Tokyo Dental Salon Specializes in Giving Girls Crooked Teeth

A dental salon in Tokyo’s Ginza district has become very popular with girls after it advertised a cosmetic procedure that lengthens and sharpens canines to enhance a feature Japanese call “yaeba”.

Crooked teeth are seen as imperfections in many western countries, and particularly in America, where braces are practically a God-given gift to man, but in Japan, a country where almost everything is different, they are considered cute, even adorable. Yaeba means double tooth in Japanese, but it doesn’t describe major dental deformities, but rather the vampire-like look obtained when the two molars crowd the canines pushing them forward to create a fang effect. According to some sources, yaeba gives girls a feline look which is apparently makes them even more attractive, while others say it’s this little imperfection that makes pretty girls look more approachable as opposed to the flawless magazine cover models of the western world. There are many Japanese celebrities with yaeba, but instead of having it fixed with braces, they just show it off to the camera, and that only makes them more popular.

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French Chocolatier Organizes Chocolate Boat Regatta

Thousands of people gathered on the banks of the Odet River, in Quimper, western France, to see seven chocolate boats competing in the sweetest regatta ever.

Georges Larnicol first made headlines last year, when he managed to sail in a 1.2-tonne-heavy chocolate boat, in Concarneau port. Now the 56-year-old master chocolatier, who owns a dozen shops throughout western France, has taken his passion to a whole new level by creating seven functional chocolate boats and showing them off to the world during a race. All of the boats were made of melted unsold chocolate, measured two-meters-long and weighed around 450 kilograms, each. The boats only had room for one sailor, who had to use chocolate oars to steer it to the finish line.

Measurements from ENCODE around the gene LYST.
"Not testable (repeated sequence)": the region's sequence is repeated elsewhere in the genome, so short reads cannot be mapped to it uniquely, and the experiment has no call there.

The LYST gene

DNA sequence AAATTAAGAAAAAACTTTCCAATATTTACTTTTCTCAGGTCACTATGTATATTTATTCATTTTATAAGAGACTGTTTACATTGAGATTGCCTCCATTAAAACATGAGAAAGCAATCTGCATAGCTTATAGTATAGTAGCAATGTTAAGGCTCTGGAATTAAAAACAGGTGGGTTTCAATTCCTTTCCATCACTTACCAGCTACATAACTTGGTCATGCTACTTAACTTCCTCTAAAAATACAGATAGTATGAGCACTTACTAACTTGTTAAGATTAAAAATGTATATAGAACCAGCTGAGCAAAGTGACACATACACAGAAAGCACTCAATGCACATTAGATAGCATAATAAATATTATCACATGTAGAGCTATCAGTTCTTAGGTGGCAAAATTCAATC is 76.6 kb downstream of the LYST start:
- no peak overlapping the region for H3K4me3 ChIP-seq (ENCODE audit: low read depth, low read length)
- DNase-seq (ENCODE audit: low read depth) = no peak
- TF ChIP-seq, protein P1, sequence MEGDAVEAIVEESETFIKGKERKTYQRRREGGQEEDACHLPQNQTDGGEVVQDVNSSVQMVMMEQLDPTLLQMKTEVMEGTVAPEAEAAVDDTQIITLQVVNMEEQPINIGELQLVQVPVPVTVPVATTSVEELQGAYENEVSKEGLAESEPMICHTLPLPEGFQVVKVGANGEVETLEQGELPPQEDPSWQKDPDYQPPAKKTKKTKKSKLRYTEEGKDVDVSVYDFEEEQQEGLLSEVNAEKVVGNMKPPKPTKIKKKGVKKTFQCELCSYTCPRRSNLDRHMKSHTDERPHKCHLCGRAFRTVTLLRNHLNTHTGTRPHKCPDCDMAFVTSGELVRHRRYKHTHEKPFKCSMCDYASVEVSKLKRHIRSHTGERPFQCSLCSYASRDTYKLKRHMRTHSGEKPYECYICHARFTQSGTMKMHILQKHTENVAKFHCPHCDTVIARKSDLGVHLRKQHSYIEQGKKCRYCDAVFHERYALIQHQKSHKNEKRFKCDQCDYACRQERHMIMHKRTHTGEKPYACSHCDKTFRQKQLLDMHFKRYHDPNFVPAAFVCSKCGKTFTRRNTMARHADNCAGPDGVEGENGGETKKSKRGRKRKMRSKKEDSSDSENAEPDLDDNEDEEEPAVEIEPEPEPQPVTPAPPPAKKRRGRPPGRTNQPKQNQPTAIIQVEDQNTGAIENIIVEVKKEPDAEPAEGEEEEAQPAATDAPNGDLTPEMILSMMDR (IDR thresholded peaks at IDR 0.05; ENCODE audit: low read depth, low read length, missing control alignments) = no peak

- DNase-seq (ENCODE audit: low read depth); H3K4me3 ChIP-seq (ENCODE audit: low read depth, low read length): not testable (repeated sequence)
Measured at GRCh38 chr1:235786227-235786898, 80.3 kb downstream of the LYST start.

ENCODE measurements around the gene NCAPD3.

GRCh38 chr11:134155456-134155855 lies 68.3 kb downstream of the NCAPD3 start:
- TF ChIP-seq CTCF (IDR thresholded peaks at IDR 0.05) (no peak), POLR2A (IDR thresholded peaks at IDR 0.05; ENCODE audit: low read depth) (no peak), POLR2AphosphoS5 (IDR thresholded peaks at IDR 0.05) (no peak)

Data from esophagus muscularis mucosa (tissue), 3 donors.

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Artist Creates Un-BRIE-leavable Cheese Portraits

To celebrate British Cheese Week, artist Faye Halliday has created a series of creamy celebrity portraits made with cheese spread.

The young artist created her series of cheese portraits using only cheese spread on a black canvas. Halliday was commissioned by English brand Primula to test the versatility of their cheese spreads in a really ingenious way. “We’ve always known how versatile Primula Cheese spreads are, which is why our products are much loved by consumers across the country. This gave us some food for thought, so we decided to really put its versatility to the test and have a bit of fun with our Primula celeb portraits,” The unique exhibition that took place at  the N1 Shopping Centre in Islington, London included portraits of London mayor Boris Johnson, US President Barack Obama, Justin Bieber and cheesy English duo Jedward.

British Cheese Week started last Saturday and ends on Sunday, October 2nd.

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Dresses Made from 3,000 Yak Nipples Spark Controversy

Fashion designer Rachel Freire has recently been called “sick” by animal rights activists, after she presented a series of creations made from 3,000 yak nipples, at London Fashion Week.